I just went through fifteen pages of tweets that told the world that
Disney bought Playdom? Ok! I GET IT! What I am looking for is what
does it mean. As an games industry veteran, follower of the social
media and social game space I can tell you would it means.
High level items on what the Disney buy of Playdom could mean:
1. The Facebook gaming phenomenon is about to get even hotter.
Big companies (Viacom, Sony, Activision) are going to look to make
their presence felt or feel like they are being left behind. No one
wants the musical chairs to stop and be left without a seat to the
dance. Or worse, stretch and make a purchase like AOL did with Bebo.
More money will be poured in and CEO of companies will be asked by
their boards “Hey CEO-man, we pay you big bucks to know what’s going
on? Where is your FarmVille” (I know this, because I get asked it) 2. Look for the next acquisitions to be CrowdStar.
Not because it’s the next largest but because they have the best
quality games with the highest engagement. CrowdStar has the best
relationship with Facebook of the remaining game developers. They
have been the guinea pig for Facebook credits, have not been spending
wildly on acquisitions and continue to just make good, solid
Facebook games. (See Happy Aquarium and Happy Pets) While I haven’t
heard any rumors they are available, it stands to reason that they
are going to get offered HUGE money and may not be able to resist the
3. Big branded Intellectual Properties will make their way on to Facebook.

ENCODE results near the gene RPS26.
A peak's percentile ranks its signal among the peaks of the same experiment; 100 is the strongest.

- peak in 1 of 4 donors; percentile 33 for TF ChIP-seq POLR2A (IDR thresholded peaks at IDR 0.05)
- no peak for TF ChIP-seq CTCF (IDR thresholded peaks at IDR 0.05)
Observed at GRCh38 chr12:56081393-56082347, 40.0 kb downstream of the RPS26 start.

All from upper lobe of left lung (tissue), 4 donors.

This has been a trend predicted by Kristian Segerstråle of Playfish in
March at GDC and John Pleasants of Playdom just last week at Casual
Connect. Disney with it’s stable of classic characters from Mickey
Mouse to Hannah Montana or Jack Sparrow on through Wolverine will be
able to unleash a parade of branded games if they so chose.
Think about it, would you play a super hero game that is LIKE
Mobsters by Playdom but you get to be in the Marvel Universe? I can
see the nerd line from here. 4. Facebook will have to acknowledge that it is a gaming platform at
some level. Facebook lucked into the gaming just like the iPhone did.
They had no idea gaming would be within the top two or three things
people do on Facebook. Since the app platform opened up in 2007
Facebook has made concerted efforts to deal with the gaming explosion.
Most of the changes negatively affected game developers. Finally it
may be time for Facebook to learn to stop worrying and embrace the
gaming bomb. Gaming is a an integral part of Facebook and the viral
channels Facebook provides are integral to game developers, the
relationship is going to have to be repaired for both to move forward.
If Facebook turns its back on the game developers, the developers will
find new avenues of distribution.(As many companies are betting on see
Hi5 and Oberon) Without the games, one could argue, Facebook would
not be half the size it is today and certainly would not have the
Am I right? Am I wrong?